[ACCEPTED]-Is it costly to do array.length or list.count in a loop-language-features
It is not costly in C#. For one thing, there 10 is no “calculation“: querying the length 9 is basically an elementary operation thanks 8 to inlining. And secondly, because (according to its developers), the 7 compiler recognizes this pattern of access 6 and will in fact optimize any (redundant) boundary 5 checks for access on array elements.
All .Net arrays have a field containing 7 the length of the array, so the length is 6 not computed at usage but at creation time.
The 5 .Net virtual machine is very good at eliminating 4 bounds checks whenever possible, this is 3 one of those cases, where the bounds check 2 is moved outside the loop (in most situations, and 1 if not it's just 2 instructions overhead).
In almost any language, the answer will 13 be "it depends".
Mostly, it depends on whether 12 the compiler is clever enough to be able 11 to tell whether the length of the list or 10 array might change whilst you're in the 9 loop.
That's unlikely to be defined by the 8 language specification, though.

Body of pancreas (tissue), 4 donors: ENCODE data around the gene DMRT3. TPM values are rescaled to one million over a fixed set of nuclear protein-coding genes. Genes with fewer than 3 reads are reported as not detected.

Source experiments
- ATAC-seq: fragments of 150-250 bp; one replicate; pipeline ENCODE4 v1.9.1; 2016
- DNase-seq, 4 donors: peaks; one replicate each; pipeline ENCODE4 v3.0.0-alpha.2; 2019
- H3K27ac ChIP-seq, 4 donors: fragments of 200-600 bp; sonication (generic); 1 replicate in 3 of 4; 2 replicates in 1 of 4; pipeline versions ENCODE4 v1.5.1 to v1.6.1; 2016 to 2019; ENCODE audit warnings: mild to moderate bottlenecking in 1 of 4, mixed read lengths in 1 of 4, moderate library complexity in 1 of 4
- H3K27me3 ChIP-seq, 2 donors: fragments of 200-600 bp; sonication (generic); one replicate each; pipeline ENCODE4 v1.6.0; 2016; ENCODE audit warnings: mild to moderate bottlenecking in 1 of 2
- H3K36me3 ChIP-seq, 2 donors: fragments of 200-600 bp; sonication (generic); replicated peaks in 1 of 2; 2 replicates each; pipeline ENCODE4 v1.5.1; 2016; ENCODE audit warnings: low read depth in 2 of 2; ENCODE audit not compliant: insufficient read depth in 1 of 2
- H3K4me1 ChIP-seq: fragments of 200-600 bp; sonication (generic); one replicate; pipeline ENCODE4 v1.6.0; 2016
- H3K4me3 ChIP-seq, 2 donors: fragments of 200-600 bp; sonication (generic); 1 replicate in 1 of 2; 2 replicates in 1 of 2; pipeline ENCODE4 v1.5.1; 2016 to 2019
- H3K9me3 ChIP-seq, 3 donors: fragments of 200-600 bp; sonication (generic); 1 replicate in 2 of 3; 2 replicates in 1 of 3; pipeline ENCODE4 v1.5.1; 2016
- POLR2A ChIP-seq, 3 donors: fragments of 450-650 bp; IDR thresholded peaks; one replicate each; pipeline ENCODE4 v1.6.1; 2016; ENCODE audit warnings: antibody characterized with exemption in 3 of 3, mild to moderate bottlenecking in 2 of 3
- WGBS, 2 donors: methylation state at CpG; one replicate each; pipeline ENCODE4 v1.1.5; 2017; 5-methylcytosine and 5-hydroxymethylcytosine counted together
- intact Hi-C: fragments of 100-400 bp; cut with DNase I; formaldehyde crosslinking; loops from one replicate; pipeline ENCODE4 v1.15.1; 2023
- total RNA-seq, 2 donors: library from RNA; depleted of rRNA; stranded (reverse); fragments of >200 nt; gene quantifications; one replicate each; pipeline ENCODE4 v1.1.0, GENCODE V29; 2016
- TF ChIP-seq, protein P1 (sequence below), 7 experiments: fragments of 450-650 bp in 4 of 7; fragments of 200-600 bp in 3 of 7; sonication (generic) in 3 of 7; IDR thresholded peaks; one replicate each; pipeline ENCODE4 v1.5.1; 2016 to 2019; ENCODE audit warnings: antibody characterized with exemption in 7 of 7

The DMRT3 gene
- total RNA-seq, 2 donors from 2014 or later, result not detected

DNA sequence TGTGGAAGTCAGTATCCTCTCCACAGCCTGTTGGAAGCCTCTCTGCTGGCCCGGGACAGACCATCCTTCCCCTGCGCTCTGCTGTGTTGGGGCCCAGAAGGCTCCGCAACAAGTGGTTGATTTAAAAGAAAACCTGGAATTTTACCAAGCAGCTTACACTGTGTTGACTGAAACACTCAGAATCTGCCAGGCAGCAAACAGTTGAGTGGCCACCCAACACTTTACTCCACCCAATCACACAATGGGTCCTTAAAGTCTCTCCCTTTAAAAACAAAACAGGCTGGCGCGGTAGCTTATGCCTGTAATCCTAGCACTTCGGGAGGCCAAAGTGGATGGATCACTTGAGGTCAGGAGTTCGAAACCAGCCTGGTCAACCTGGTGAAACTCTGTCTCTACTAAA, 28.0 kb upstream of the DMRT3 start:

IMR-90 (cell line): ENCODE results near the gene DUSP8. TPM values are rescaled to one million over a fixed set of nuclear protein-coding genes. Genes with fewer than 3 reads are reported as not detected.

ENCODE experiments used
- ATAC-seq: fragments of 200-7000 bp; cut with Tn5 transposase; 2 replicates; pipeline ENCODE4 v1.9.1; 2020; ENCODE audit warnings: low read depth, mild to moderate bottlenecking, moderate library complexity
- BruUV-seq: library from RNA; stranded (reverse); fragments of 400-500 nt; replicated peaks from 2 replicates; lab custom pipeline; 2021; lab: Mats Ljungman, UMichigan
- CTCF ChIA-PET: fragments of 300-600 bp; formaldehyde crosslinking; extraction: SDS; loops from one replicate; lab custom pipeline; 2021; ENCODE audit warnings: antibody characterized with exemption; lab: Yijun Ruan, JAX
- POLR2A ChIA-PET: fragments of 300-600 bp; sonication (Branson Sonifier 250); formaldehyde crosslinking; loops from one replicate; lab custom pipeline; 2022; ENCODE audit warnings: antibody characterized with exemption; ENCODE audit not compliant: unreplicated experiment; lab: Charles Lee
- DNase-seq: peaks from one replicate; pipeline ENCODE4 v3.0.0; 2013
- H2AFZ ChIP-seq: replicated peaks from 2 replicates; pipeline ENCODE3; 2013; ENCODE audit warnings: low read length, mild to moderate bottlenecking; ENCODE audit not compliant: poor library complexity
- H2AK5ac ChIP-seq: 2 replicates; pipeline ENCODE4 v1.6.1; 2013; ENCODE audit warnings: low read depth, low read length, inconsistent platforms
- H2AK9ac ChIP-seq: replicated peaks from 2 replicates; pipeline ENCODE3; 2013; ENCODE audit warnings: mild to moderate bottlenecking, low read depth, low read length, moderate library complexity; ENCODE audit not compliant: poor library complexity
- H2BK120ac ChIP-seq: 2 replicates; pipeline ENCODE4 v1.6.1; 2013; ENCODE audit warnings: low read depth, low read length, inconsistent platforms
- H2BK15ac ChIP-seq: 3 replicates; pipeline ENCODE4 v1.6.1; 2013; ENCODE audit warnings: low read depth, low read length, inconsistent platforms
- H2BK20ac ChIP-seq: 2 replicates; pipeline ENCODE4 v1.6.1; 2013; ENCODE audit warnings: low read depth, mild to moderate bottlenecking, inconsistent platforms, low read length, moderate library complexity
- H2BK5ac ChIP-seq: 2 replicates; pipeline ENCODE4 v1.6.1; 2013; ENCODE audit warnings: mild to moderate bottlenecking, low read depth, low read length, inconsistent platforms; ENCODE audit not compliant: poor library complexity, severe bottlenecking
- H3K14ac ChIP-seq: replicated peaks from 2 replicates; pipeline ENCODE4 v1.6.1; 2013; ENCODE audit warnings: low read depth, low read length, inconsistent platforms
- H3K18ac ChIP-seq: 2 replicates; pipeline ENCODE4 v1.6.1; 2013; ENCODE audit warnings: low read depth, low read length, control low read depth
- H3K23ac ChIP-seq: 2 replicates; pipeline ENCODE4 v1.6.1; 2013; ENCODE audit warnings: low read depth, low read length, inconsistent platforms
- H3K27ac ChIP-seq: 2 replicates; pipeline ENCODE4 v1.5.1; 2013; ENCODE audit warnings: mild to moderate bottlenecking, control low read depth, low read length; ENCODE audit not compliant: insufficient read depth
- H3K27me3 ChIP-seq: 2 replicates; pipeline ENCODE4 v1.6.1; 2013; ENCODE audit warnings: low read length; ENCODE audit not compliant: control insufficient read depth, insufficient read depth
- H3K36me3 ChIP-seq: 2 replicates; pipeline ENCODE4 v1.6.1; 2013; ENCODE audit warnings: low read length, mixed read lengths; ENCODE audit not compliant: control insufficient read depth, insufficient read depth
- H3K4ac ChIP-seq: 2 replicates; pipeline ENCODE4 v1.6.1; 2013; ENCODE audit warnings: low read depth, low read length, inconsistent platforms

So, it's 7 probably safe to assume that the compile 6 may not be able to figure that out. If 5 you really truly believe that the length 4 of the object won't change, feel free to 3 calculate the length first and use that 2 in your loop control constructs.
But beware 1 of other threads...
I believe if you use the Linq Count() extension 2 method, then it may calculate every time 1 it's called.
If it's anything like Java, it should be 2 an O(1) operation.
I found the following 1 link helpful: http://www.devguru.com/Technologies/Ecmascript/Quickref/array.html
It will also depend on whether that getter 2 is doing a calculation, or accessing a known 1 value.
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